Afrocentricity—the placement of African values and ideals at the center of the discussion surrounding African culture, discourse, and behavior—is an important framework that has emerged over the past decade. In this timely volume, editor Janice D. Hamlet has chosen essays that illuminate various aspects of African American culture, refracted through the lens of Afrocentric thought. In Part I, the basics of Afrocentric ideology and methodology are examined. Part II focuses on Afrocentric approaches to the dynamics of communication. The Afrocentric influence on the black aesthetic is covered in Part III, with an examination of language, literature, oral tradition, movies, and television. Part IV provides a glimpse into the future of Afrocentric visions.

A Philosophical Basis for an Afrocentric Orientation

A philosophical basis for an afrocentric orientation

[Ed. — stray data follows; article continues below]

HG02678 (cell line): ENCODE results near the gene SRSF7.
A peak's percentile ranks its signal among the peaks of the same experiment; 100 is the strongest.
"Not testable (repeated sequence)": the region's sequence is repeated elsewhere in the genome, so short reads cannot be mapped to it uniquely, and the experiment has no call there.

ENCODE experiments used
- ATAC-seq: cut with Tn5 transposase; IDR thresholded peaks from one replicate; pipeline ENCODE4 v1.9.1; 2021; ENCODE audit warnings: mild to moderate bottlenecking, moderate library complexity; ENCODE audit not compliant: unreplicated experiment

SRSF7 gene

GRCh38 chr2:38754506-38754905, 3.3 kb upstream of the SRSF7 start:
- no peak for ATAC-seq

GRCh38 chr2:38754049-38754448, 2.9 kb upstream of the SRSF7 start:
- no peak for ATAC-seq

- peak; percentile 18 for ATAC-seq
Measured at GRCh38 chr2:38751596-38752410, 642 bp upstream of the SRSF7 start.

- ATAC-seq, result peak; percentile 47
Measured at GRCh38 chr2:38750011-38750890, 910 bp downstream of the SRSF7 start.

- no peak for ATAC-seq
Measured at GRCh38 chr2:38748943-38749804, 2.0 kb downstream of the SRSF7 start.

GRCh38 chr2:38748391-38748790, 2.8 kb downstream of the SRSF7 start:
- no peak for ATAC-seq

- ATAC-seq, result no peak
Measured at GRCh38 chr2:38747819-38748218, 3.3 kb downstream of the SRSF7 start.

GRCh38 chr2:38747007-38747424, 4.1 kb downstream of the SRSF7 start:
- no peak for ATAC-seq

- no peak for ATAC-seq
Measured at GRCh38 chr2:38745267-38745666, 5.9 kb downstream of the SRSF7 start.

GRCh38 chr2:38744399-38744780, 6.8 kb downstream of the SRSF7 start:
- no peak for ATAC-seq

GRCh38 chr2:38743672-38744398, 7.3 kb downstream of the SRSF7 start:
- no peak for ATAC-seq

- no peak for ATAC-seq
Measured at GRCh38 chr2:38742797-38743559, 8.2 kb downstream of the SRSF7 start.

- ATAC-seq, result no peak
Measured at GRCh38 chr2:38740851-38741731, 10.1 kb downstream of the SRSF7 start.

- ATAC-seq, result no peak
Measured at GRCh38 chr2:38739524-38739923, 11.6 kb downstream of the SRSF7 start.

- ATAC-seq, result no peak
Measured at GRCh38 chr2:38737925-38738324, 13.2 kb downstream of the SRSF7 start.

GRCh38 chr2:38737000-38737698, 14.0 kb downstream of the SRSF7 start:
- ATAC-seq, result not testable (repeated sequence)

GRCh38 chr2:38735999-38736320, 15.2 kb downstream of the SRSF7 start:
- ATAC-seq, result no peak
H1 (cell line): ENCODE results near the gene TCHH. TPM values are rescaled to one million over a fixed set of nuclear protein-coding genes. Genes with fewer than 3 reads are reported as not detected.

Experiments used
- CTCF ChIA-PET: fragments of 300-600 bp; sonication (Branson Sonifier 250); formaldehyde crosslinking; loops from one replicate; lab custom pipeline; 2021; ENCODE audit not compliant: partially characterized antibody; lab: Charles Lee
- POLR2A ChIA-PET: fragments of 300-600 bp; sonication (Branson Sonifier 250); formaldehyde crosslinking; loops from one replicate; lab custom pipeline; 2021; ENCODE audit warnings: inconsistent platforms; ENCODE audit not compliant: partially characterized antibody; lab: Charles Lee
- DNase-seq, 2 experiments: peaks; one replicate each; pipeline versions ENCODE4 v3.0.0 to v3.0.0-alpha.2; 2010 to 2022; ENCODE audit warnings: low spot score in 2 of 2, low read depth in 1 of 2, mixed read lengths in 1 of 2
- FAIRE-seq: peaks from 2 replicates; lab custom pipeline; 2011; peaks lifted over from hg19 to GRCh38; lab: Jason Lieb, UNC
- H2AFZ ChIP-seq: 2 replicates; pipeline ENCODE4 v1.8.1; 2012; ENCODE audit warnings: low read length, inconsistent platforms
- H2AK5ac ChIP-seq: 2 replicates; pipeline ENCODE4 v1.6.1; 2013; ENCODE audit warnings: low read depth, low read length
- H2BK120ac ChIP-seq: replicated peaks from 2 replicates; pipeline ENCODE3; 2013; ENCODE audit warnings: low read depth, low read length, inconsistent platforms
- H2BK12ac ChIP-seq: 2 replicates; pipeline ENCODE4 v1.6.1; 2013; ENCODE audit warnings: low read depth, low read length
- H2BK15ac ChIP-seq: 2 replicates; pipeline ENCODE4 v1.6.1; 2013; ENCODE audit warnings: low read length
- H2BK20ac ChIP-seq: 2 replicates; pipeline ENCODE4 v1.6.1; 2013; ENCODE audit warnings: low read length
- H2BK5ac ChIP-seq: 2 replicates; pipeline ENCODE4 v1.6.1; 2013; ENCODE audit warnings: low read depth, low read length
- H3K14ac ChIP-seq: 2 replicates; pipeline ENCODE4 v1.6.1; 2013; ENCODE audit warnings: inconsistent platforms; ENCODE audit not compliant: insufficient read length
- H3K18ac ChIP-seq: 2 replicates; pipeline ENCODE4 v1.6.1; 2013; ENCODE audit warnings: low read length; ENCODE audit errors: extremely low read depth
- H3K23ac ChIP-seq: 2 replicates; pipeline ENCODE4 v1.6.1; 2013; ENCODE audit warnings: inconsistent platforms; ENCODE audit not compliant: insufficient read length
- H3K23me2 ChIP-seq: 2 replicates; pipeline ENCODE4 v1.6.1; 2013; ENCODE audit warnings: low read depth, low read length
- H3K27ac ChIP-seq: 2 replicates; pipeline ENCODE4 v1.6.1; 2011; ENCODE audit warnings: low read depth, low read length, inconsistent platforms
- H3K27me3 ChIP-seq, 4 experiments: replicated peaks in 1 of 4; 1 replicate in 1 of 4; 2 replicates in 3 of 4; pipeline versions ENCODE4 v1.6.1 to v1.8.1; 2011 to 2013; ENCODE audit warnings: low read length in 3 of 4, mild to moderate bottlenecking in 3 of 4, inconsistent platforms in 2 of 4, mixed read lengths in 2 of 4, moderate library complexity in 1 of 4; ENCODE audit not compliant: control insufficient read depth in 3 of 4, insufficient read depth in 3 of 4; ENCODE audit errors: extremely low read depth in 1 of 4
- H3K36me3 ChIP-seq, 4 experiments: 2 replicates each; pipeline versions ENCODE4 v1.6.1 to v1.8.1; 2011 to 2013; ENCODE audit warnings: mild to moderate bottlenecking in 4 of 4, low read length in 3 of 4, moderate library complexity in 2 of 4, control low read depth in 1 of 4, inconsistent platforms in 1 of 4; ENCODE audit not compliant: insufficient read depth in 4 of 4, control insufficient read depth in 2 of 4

By now, it is common knowledge that an Afrocentric orientation is one which places the interests and needs of African people at the center of any discussion. The awesome and ongoing intellectual contributions of Maulana Karenga; the works of several African American psychologists—particularly Wade Nobles, Asa Hilliard, Naim Akbar and Linda James Myers; and most certainly the work of Molefi Asante—all provide examples of how Afrocentric orientations structure ethical, psychological, socioeconomic and cultural analyses. This chapter proposes to indicate basic philosophical assumptions which seem to structure the application of all Afrocentric approaches. It does not critique the work of Afrocentric scholars—though such an essay would certainly be useful. Rather, the writer's assertions ...

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